Another facet of the mortgage loan servicing business is when a mortgage loan is past due on payments.  If a mortgage loan goes delinquent it needs to be serviced with specific processes and associated timings, which are defined by the investors.  If the mortgage company misses a deadline in the delinquent process the loss goes to the mortgage company, not the investor.  In addition many mortgage loans have  mortgage insurance, paid by the customer, which reduces or eliminates any losses due to delinquency.  If everything is processed correctly by the guidelines of the investor, the investor takes the loss.

Earlier I mentioned the funny business that was a part of the decline of our economy for the last two years.  When I was a manager in the lending department, the guidelines that the investor, specifically Fannie Mae, were very stringent.  The loans had to have a loan to value ratio less than eighty percent.  All of the loans were required to have mortgage insurance. 

A couple of things happened which created a problem with this type of loan.  Property values did not keep rising and instead started to fall.  In addition at the end of the five years the customer could not afford the refinanced loan because it now included principal, interest and escrow in the payment.   These five-year loans were not intended as an easy way for a person to own a home. 

I suspect there were many loans made that should not have been made based on what the payments would be after five years.  As a result of all of this there was a huge number of foreclosures.  The foreclosures meant losses to the investor, the banks, the mortgage insurance companies, and the mortgage companies.  These customers had a mortgage loan on a homes whose values had dropped and were worth less than the principal balance owed on the mortgage.  The banks foreclosed on the borrowers and were stuck with all these homes.  The market for the homes had depreciated and the banks had many losses.  Borrowers were caught in the crisis of a foreclosure, and the mortgage industry could not take on the increased number of foreclosures with depreciated property values.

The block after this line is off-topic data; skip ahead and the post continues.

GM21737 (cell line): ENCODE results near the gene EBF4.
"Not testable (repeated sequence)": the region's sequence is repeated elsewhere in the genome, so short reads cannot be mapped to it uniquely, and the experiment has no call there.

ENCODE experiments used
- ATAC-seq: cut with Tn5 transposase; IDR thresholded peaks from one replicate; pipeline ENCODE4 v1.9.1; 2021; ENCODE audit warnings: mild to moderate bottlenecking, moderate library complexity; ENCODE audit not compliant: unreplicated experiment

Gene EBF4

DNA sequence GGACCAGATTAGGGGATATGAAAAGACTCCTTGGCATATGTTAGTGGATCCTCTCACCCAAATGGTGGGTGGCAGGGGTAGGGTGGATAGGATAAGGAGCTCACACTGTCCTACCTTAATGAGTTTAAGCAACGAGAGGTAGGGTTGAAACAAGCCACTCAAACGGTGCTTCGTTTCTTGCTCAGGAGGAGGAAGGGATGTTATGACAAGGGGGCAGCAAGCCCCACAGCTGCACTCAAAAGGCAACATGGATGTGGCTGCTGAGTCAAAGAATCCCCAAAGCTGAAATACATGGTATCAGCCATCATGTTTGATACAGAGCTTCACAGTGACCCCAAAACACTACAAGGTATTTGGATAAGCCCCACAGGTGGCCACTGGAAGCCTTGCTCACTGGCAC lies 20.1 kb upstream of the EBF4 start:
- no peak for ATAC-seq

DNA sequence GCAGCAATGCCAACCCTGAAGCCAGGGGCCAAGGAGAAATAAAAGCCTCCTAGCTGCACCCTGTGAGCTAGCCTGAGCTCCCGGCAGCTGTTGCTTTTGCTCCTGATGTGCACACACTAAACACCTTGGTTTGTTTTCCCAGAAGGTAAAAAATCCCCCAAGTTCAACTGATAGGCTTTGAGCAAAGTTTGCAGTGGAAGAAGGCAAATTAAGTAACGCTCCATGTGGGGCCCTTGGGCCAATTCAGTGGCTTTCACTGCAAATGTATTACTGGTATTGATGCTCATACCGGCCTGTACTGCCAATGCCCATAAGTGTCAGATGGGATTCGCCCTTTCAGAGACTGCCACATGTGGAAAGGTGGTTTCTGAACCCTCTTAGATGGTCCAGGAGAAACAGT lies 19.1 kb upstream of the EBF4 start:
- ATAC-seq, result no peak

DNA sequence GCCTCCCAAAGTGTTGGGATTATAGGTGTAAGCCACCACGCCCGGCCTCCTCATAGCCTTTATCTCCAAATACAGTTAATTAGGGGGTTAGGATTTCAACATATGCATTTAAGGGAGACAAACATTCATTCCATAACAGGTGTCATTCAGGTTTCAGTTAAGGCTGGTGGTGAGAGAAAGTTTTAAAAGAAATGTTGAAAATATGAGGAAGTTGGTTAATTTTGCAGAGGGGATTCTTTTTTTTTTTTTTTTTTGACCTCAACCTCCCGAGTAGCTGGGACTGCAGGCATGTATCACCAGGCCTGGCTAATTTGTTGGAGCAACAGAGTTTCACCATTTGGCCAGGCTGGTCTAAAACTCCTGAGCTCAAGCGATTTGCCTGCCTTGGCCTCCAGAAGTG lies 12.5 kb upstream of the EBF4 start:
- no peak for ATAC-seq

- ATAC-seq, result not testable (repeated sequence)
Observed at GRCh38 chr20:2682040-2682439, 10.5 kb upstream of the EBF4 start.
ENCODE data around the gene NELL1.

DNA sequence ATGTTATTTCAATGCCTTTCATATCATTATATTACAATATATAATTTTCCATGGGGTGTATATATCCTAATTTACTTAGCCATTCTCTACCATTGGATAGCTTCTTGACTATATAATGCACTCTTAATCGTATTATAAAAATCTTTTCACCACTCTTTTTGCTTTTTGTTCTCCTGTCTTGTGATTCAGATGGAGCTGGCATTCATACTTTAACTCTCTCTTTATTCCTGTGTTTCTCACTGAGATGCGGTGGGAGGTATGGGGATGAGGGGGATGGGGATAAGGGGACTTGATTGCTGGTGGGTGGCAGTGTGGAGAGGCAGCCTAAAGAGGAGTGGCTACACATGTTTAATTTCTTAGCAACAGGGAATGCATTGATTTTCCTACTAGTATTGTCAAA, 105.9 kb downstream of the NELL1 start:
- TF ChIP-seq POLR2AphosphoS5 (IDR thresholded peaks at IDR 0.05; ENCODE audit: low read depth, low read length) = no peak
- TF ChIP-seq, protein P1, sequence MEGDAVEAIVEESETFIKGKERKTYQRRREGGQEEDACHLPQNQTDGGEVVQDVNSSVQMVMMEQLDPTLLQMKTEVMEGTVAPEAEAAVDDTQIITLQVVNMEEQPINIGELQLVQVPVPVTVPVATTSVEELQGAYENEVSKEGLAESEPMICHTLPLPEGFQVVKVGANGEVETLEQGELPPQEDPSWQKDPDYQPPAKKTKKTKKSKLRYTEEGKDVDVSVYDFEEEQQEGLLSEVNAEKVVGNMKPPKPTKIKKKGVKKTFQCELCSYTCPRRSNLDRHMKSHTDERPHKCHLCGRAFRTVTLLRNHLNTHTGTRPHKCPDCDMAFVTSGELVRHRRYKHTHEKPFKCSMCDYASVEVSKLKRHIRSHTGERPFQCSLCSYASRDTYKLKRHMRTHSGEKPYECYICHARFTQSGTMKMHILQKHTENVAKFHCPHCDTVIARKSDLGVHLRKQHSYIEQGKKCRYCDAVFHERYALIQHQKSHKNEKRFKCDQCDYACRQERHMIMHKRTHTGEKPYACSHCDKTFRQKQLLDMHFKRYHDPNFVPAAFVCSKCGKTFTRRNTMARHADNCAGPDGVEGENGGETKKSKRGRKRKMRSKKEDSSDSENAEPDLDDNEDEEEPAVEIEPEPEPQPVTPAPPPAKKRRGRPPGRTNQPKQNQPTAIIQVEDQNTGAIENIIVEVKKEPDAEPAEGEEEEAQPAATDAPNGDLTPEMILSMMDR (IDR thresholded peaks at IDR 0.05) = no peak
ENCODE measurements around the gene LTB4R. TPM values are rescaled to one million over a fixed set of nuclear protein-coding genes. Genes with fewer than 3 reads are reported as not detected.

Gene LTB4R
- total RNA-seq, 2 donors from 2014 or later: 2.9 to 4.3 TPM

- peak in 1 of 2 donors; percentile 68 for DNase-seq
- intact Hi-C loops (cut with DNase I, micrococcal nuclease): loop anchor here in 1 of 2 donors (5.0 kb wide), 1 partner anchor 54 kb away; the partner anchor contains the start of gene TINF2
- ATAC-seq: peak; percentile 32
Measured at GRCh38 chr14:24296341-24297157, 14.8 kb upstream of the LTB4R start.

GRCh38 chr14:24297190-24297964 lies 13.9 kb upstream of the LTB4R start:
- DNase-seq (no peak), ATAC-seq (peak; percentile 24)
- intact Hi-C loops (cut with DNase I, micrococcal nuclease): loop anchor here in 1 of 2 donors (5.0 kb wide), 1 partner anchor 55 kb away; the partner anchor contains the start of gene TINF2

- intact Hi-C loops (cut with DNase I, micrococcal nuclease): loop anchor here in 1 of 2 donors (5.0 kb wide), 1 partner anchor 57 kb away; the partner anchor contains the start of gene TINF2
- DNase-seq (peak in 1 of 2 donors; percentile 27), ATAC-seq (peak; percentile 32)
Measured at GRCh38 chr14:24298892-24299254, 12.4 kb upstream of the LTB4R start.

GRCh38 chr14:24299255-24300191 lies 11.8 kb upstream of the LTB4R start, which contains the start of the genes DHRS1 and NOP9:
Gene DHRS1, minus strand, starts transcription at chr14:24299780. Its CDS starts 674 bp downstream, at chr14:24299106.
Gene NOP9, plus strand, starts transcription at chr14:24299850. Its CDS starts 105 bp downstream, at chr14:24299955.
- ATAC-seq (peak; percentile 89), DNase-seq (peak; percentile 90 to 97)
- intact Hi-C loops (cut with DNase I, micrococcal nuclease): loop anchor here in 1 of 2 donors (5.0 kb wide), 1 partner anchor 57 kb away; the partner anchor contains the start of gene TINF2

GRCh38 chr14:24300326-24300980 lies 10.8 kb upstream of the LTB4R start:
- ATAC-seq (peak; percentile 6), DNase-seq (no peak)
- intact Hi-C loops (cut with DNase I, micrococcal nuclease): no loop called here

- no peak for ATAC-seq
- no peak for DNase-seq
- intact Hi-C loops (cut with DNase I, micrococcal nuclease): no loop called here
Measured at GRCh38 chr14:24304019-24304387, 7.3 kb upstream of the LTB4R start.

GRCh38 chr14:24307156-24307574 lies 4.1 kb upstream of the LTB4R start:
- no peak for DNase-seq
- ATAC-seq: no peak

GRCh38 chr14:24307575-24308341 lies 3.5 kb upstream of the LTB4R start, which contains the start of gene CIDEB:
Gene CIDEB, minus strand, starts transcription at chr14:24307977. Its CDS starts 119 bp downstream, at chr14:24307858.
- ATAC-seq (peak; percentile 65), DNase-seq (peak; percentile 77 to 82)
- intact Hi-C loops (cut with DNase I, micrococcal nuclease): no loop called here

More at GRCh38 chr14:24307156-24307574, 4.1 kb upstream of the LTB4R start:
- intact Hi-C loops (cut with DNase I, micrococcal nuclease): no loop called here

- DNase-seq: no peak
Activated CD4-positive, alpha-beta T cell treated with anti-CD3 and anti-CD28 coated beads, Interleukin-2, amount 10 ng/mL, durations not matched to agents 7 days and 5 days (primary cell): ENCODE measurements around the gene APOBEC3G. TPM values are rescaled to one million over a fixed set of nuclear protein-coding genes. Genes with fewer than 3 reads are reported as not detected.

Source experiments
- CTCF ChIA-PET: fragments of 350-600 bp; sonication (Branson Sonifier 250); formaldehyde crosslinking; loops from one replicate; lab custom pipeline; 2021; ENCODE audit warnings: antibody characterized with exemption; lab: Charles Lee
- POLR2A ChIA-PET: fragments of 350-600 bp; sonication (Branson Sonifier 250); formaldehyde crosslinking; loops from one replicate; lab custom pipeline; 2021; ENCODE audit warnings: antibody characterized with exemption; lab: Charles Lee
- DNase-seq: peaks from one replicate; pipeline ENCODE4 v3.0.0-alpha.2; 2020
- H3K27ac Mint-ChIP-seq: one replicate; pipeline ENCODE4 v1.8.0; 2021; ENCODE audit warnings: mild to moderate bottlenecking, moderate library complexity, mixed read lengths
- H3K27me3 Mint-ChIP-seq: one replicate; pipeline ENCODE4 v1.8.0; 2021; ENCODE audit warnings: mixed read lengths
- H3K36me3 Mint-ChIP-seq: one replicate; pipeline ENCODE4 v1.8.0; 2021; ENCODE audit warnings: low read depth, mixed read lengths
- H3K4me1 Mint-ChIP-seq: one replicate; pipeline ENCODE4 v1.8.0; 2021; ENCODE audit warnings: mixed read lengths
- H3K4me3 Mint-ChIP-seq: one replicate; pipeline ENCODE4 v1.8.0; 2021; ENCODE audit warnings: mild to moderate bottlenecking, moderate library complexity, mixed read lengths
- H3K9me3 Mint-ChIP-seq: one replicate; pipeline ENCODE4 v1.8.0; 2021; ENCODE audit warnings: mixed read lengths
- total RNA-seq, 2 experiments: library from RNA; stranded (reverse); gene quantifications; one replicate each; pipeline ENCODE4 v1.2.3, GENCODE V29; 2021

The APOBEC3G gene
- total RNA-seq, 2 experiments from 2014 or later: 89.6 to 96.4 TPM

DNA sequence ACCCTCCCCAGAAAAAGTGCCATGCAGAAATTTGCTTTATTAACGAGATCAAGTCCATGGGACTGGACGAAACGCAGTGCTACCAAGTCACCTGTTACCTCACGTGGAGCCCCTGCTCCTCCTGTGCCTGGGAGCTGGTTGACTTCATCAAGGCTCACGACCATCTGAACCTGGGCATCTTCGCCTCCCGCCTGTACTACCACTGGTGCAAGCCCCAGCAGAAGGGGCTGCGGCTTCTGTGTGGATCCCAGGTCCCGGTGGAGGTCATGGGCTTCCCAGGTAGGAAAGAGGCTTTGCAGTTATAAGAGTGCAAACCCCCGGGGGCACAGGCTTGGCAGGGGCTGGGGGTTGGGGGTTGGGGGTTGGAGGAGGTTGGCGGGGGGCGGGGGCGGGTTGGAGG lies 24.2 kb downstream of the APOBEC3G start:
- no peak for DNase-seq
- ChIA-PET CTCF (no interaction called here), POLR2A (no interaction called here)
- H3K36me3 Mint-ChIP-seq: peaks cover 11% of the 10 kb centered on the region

That pretty much explains why the banks were in trouble.  I also suspect Fannie Mae, a government entity, had reduced their requirements for investing in a loan.  As a result they took more of a loss as the investor. 

I also wonder how all these people qualified for the loans.  They were purchasing a home which was beyond their means.  The five-year interest only loan enticed the people to get the loan without a realistic expectation of what would happen in five years.  I suspect these borrowers were qualified to pay the interest payments for the five years, but were not qualified to make a regular mortgage payment after that five years.

Greed, deregulation and stupidity resulted in a bailout situation where Americans are paying to save these banks and Fannie Mae.  And all of this occurred in an environment that they themselves created. 

If you have been following my blog, I am telling you a little bit about myself, my husband, my marriage, my son and my career.  I have had an interesting life and I thought I would share a slice of it.  If you want to start from the beginning please read my post called Another story begins . . .